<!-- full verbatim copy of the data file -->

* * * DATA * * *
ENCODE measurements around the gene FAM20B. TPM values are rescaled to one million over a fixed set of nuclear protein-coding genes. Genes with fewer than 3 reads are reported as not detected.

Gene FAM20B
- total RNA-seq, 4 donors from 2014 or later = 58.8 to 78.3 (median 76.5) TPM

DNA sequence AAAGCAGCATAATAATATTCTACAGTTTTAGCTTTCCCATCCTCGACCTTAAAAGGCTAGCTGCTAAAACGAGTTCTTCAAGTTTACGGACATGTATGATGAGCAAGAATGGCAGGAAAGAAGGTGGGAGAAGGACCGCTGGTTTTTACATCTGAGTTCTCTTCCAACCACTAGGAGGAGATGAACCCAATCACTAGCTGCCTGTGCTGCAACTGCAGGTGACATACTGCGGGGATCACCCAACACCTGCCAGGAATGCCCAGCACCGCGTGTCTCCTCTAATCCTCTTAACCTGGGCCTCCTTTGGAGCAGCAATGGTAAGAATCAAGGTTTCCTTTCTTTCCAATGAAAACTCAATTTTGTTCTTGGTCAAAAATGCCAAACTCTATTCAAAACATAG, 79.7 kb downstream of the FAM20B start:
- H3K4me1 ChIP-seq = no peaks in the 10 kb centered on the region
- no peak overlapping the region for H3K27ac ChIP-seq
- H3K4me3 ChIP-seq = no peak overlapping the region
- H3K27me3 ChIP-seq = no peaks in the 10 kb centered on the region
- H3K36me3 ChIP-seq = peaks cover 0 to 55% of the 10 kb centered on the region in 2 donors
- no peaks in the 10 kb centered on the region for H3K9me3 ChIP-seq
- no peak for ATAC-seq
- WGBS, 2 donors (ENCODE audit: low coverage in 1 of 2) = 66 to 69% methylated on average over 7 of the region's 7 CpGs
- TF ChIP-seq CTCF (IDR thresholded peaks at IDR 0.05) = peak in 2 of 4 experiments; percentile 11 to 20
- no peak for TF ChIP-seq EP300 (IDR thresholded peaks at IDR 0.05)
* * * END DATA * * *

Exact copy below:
ENCODE measurements around the gene FAM20B. TPM values are rescaled to one million over a fixed set of nuclear protein-coding genes. Genes with fewer than 3 reads are reported as not detected.

Gene FAM20B
- total RNA-seq, 4 donors from 2014 or later = 58.8 to 78.3 (median 76.5) TPM

DNA sequence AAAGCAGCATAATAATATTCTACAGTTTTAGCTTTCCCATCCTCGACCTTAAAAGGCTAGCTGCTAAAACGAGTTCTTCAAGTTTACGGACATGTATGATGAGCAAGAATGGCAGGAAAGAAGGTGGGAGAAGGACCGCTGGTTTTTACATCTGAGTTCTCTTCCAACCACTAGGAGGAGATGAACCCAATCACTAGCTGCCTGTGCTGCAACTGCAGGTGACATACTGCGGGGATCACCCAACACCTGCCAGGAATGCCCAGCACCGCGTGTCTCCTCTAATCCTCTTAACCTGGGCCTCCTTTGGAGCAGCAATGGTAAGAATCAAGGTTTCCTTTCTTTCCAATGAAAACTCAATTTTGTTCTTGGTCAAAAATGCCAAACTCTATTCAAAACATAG, 79.7 kb downstream of the FAM20B start:
- H3K4me1 ChIP-seq = no peaks in the 10 kb centered on the region
- no peak overlapping the region for H3K27ac ChIP-seq
- H3K4me3 ChIP-seq = no peak overlapping the region
- H3K27me3 ChIP-seq = no peaks in the 10 kb centered on the region
- H3K36me3 ChIP-seq = peaks cover 0 to 55% of the 10 kb centered on the region in 2 donors
- no peaks in the 10 kb centered on the region for H3K9me3 ChIP-seq
- no peak for ATAC-seq
- WGBS, 2 donors (ENCODE audit: low coverage in 1 of 2) = 66 to 69% methylated on average over 7 of the region's 7 CpGs
- TF ChIP-seq CTCF (IDR thresholded peaks at IDR 0.05) = peak in 2 of 4 experiments; percentile 11 to 20
- no peak for TF ChIP-seq EP300 (IDR thresholded peaks at IDR 0.05)